My run on Saturday had gone well. As expected, my heart rate was a little elevated but my oxygen levels were good. I met my coach before the start of the race and we decided that I’d run at a slower pace so I didn’t over tax my body. This plan worked well as I was able to keep my heart down and my oxygen levels at a safe range. My breathing technique was working and I was able to run 95% of the race.
I initially had planned to complete the race in under 2hrs 45 minutes, but the slower pace meant I finished in just over three hours. All in all it was an excellent training run for New York.
Since early on in my diagnosis, I’ve always thought the best way to combat COPD was through exercise and building my exercise capacity. There is no doubt this has worked for me and what happened in the lead up to this half marathon proved once again that a fit and healthy body is more able to cope with the illness.
I have no doubt that had I not been in such good shape that the flare-up that hit me on the Monday would have ended any hope of me competing by Sunday. Although my lung function is still under 30% and structurally my lungs haven’t changed, what has changed is my body’s ability to become more efficient in its use of oxygen through the breathing techniques I use when exercising.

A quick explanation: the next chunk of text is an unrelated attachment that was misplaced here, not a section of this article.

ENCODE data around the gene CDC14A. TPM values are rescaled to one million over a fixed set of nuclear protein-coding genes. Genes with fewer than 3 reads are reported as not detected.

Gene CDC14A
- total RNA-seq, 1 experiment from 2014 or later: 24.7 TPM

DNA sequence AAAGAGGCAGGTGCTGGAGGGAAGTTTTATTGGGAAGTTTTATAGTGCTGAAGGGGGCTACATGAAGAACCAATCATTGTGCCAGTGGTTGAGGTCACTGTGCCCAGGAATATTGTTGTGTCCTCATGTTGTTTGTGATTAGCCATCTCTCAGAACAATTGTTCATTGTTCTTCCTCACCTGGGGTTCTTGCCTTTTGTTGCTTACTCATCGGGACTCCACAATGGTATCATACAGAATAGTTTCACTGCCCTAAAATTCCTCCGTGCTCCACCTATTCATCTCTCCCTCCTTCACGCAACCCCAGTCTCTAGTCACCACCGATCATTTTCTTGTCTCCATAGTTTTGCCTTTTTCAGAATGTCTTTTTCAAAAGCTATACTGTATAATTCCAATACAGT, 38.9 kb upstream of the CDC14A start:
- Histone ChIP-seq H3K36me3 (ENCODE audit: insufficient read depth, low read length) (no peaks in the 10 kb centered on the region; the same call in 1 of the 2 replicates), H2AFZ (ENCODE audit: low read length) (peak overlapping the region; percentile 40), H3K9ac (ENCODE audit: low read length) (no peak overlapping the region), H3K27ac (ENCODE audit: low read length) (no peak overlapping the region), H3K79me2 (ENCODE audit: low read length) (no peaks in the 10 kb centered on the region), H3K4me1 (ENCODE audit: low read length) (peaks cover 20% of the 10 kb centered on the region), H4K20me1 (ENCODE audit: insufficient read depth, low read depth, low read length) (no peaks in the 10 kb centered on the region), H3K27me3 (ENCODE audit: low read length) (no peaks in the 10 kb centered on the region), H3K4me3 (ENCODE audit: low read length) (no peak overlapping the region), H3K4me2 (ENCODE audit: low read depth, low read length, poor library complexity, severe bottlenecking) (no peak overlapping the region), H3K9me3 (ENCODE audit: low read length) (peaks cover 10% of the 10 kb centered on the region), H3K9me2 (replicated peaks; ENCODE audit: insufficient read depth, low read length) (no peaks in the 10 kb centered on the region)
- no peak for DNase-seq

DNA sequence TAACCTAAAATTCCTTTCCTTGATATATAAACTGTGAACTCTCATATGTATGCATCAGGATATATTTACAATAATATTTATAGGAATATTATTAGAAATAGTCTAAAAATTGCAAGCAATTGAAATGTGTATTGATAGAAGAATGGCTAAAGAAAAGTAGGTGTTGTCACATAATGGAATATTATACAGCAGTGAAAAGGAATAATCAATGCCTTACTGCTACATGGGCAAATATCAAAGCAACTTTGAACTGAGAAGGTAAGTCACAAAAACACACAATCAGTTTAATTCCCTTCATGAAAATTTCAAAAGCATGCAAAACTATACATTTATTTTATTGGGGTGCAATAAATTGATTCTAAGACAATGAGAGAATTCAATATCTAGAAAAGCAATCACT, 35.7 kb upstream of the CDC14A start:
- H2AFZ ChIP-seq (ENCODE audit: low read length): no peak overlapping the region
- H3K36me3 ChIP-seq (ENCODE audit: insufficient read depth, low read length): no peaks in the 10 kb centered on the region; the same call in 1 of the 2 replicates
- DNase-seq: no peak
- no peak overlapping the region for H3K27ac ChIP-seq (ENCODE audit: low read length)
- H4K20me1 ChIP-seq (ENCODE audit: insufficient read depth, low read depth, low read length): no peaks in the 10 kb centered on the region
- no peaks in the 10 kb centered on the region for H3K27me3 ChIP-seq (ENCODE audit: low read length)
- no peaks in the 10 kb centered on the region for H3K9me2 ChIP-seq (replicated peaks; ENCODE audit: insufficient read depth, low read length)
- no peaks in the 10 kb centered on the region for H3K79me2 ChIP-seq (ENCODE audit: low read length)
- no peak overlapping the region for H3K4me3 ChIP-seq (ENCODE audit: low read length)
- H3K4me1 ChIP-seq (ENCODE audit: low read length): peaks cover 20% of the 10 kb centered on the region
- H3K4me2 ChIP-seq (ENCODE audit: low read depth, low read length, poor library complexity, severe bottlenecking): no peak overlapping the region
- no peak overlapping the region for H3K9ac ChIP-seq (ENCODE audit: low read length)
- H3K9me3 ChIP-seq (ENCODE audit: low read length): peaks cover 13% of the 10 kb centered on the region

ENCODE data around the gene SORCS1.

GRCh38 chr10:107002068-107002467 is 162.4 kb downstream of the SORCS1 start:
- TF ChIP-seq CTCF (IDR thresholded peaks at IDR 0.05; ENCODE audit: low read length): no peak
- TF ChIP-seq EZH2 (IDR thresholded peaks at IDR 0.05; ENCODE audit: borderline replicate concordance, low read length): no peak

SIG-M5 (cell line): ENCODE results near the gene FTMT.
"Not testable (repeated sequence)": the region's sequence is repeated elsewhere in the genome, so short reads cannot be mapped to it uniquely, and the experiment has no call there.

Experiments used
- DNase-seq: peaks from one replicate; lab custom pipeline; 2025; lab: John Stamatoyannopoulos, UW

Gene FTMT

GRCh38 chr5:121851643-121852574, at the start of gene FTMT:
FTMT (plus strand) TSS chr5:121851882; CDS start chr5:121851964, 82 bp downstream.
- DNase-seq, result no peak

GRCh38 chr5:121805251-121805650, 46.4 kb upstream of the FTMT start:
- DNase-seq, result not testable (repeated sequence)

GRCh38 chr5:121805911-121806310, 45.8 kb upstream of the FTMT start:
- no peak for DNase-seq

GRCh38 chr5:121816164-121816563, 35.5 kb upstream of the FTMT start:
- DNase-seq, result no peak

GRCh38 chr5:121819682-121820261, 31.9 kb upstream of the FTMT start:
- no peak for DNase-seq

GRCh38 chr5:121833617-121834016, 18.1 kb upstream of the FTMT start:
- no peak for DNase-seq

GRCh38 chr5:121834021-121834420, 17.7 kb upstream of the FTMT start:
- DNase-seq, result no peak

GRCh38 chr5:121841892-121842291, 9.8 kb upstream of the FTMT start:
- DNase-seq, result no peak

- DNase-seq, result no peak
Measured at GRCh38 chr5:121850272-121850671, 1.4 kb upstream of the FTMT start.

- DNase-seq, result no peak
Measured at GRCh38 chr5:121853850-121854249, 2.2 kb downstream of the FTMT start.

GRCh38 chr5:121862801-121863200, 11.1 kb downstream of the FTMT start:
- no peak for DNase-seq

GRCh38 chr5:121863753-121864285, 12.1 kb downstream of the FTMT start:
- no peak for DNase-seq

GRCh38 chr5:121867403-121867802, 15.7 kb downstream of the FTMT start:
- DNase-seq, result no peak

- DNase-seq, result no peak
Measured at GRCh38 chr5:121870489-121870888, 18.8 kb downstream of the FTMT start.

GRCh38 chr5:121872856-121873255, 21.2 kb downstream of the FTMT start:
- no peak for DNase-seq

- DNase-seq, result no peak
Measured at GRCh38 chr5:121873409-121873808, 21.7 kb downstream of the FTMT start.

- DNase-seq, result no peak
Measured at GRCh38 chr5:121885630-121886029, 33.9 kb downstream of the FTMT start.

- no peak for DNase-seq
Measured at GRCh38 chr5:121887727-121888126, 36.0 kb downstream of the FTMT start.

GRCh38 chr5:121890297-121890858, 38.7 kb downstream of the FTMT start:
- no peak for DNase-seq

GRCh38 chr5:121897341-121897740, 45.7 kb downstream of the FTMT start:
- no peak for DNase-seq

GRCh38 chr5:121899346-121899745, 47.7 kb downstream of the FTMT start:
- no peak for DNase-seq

These two ingredients are critical for me to be able to train the way I do and the more I exercise, the more efficient my body has become. These same ingredients can be used by anyone with COPD, no matter what their fitness level is or what their goals are.
After the race I was my legs were quite sore but this was expected as I hadn’t been able to do enough running in the week before, so lots of extra stretching helped to loosen up the muscles. Breathing-wise I felt pretty good, but I know that endurance races can wreak havoc with my immune system, so allowing time for recovery over the next 3-4 days is very important.
Recovering from exacerbations can take time and a lot depends on how your health and fitness levels are prior to the onset of the exacerbations. Whether you have run a marathon or not, the key is rest and giving your body’s immune system every chance to reboot itself. Stick to your medications and make sure you’re well hydrated, eat healthy, nutritious meals to aid in your recovery.
Looking after your body in a way that gives you the best chance to live as full a life as possible is really not that difficult. What you have to realize is that if you don’t treat your body with the respect it deserves, you’ll never reach your full potential.
Too often we expect that our body will just cope and we will eventually feel better, but our bodies are no different to a car engine – they need to be kept in good condition to operate at their best.